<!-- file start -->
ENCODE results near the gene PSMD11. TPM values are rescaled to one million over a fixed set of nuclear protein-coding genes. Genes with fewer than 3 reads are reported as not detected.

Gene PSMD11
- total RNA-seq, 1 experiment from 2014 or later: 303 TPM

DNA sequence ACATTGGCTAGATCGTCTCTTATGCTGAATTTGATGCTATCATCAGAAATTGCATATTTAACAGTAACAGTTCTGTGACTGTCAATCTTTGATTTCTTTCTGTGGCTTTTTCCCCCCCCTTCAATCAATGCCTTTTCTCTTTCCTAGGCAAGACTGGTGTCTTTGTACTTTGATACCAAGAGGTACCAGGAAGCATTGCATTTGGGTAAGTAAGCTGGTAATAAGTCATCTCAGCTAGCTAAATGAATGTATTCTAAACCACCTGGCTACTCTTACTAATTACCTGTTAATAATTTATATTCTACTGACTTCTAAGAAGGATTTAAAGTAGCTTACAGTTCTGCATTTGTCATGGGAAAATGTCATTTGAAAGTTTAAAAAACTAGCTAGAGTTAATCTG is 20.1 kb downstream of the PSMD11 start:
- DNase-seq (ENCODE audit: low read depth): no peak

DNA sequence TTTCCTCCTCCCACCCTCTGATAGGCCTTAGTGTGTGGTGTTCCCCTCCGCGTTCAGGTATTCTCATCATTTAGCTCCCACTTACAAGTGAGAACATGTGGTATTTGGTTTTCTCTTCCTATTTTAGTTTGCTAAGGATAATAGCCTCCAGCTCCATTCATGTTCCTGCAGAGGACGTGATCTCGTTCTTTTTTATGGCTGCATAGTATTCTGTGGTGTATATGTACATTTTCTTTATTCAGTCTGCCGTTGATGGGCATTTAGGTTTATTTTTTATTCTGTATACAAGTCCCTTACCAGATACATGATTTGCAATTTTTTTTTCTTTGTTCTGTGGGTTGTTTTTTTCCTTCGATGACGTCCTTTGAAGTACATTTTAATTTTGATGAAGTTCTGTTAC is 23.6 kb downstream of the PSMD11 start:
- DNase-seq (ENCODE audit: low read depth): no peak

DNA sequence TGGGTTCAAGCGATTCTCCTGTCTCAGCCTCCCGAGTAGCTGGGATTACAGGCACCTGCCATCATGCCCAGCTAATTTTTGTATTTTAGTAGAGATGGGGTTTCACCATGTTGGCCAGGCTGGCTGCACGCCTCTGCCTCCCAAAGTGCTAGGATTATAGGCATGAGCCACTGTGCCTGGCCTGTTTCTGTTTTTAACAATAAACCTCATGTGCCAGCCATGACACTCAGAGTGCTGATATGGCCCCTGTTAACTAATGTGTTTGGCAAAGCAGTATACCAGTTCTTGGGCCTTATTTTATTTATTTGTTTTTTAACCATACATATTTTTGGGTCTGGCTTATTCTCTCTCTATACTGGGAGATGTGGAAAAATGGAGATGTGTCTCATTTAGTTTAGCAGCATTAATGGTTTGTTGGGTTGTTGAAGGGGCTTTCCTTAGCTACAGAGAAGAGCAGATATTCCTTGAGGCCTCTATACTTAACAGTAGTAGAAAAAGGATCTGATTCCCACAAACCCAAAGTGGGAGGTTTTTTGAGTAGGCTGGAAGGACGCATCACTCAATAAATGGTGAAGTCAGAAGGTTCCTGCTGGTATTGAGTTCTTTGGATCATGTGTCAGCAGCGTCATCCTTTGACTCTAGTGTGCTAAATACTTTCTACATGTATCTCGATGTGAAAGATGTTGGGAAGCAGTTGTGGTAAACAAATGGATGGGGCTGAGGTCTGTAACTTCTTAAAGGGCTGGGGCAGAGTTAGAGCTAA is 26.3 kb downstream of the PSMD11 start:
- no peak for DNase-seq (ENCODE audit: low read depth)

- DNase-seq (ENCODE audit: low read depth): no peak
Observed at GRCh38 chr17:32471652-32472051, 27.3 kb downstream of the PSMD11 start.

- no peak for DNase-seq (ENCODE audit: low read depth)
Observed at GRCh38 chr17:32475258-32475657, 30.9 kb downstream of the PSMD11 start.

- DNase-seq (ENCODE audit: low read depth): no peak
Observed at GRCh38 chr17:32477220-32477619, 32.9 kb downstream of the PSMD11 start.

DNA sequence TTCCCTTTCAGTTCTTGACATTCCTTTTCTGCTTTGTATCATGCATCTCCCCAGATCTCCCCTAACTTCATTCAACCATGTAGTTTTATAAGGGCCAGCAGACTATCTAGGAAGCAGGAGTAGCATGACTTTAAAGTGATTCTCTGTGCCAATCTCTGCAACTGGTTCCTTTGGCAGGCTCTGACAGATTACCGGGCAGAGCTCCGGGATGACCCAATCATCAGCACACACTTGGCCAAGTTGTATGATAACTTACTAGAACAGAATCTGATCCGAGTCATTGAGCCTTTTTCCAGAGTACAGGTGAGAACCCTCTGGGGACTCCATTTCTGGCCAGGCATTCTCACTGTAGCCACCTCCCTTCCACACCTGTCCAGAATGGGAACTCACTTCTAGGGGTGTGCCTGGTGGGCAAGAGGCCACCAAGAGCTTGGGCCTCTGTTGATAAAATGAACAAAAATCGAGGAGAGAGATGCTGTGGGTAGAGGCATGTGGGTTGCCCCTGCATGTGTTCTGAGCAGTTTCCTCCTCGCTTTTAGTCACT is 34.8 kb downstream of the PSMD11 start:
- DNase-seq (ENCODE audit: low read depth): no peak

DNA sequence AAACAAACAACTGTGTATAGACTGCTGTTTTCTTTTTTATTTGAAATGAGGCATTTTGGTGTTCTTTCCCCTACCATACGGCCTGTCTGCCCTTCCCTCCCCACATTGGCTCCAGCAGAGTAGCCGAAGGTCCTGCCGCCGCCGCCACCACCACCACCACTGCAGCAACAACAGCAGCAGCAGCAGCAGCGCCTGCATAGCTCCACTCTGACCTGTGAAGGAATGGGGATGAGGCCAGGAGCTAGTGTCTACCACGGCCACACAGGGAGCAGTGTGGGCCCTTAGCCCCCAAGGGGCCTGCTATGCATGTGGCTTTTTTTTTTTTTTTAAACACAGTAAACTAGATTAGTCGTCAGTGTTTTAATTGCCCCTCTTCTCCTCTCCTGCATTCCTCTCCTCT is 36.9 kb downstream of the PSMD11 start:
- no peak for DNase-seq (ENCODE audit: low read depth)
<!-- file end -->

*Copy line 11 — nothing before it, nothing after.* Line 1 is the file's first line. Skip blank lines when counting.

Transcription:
Observed at GRCh38 chr17:32471652-32472051, 27.3 kb downstream of the PSMD11 start.